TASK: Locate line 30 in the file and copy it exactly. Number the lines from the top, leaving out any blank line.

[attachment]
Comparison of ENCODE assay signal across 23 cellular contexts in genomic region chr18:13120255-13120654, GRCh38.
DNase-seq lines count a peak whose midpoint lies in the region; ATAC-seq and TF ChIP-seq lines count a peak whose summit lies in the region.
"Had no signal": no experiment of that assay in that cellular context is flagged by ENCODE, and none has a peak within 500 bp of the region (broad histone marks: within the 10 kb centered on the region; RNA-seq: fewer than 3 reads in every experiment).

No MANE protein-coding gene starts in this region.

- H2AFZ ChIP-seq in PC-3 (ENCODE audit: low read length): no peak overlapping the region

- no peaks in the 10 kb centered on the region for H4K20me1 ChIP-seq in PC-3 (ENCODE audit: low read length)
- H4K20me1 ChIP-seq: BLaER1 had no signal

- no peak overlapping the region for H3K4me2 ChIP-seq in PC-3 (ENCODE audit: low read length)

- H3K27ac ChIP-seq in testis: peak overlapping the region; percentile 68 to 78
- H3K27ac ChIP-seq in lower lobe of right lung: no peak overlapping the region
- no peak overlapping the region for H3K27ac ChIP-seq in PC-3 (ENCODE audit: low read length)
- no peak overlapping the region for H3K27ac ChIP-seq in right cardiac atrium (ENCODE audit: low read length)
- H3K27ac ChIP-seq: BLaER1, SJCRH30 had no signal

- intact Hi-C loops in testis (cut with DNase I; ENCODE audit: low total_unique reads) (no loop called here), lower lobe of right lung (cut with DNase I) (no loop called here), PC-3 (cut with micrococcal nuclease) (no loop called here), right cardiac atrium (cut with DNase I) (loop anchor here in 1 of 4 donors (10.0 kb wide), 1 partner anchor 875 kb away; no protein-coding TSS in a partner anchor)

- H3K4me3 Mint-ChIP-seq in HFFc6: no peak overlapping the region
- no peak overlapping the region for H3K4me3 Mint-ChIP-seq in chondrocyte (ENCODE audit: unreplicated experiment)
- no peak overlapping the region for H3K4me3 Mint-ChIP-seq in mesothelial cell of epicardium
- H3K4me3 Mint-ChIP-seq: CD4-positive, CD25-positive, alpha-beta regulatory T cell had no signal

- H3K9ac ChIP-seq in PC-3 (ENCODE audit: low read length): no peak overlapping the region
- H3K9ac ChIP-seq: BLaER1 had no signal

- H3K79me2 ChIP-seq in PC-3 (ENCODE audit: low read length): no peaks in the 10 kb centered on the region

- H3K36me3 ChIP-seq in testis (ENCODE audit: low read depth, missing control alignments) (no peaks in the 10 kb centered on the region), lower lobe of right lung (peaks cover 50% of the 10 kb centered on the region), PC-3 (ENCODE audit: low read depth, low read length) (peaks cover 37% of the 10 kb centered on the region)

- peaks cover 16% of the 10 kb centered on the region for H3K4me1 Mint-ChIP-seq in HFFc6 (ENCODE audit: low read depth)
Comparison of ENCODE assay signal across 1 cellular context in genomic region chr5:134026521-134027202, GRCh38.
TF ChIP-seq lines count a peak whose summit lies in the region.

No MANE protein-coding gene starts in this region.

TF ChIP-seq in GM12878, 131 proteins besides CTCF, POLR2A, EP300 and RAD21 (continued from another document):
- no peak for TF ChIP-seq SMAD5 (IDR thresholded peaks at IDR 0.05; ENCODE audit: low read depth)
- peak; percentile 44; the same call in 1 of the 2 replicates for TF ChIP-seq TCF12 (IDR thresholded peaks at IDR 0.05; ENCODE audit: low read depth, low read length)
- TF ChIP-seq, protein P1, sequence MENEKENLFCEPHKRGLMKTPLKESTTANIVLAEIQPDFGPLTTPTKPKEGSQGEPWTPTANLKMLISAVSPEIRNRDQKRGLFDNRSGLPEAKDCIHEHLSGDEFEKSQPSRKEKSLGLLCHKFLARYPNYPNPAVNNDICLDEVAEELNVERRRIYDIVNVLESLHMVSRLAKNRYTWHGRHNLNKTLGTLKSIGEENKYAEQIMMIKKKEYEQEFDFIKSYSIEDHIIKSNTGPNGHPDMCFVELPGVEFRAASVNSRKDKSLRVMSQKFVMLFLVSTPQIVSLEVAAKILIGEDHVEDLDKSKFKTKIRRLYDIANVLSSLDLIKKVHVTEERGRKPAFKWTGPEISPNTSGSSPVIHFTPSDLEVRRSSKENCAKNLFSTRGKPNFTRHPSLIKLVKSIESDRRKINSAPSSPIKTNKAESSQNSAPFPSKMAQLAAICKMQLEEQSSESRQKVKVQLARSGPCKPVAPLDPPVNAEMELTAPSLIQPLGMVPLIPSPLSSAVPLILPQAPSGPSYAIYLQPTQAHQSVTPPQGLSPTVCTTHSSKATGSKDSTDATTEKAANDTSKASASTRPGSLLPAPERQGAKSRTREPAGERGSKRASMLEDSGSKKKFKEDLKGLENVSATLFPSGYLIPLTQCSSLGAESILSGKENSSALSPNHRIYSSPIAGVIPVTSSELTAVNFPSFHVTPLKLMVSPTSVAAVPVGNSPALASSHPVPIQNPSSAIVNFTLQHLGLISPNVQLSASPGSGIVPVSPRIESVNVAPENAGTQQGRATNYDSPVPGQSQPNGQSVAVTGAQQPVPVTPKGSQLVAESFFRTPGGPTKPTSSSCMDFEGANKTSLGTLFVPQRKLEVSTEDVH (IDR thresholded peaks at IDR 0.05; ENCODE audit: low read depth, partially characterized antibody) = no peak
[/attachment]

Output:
- TF ChIP-seq, protein P1, sequence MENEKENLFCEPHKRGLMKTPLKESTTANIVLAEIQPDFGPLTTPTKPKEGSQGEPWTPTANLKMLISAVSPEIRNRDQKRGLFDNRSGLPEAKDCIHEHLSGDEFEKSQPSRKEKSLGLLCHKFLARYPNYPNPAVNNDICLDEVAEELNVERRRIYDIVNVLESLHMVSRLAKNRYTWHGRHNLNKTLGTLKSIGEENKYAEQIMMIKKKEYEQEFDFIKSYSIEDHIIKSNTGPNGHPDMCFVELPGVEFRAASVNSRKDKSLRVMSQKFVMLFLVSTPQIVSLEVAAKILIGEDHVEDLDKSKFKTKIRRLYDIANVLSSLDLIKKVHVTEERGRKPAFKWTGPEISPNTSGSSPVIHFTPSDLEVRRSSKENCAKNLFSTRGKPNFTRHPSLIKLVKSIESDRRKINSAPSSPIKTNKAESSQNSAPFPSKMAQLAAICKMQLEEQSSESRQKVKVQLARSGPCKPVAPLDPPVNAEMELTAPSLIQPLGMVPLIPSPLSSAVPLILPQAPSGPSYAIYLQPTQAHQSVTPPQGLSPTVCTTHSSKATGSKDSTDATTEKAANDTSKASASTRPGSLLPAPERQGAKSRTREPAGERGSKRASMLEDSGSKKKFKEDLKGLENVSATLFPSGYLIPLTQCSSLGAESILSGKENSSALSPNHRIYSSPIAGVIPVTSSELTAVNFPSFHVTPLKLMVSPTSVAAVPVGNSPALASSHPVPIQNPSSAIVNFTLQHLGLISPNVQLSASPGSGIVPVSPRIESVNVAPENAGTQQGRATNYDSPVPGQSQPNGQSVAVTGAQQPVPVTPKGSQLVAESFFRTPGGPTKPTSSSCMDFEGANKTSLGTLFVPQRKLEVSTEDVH (IDR thresholded peaks at IDR 0.05; ENCODE audit: low read depth, partially characterized antibody) = no peak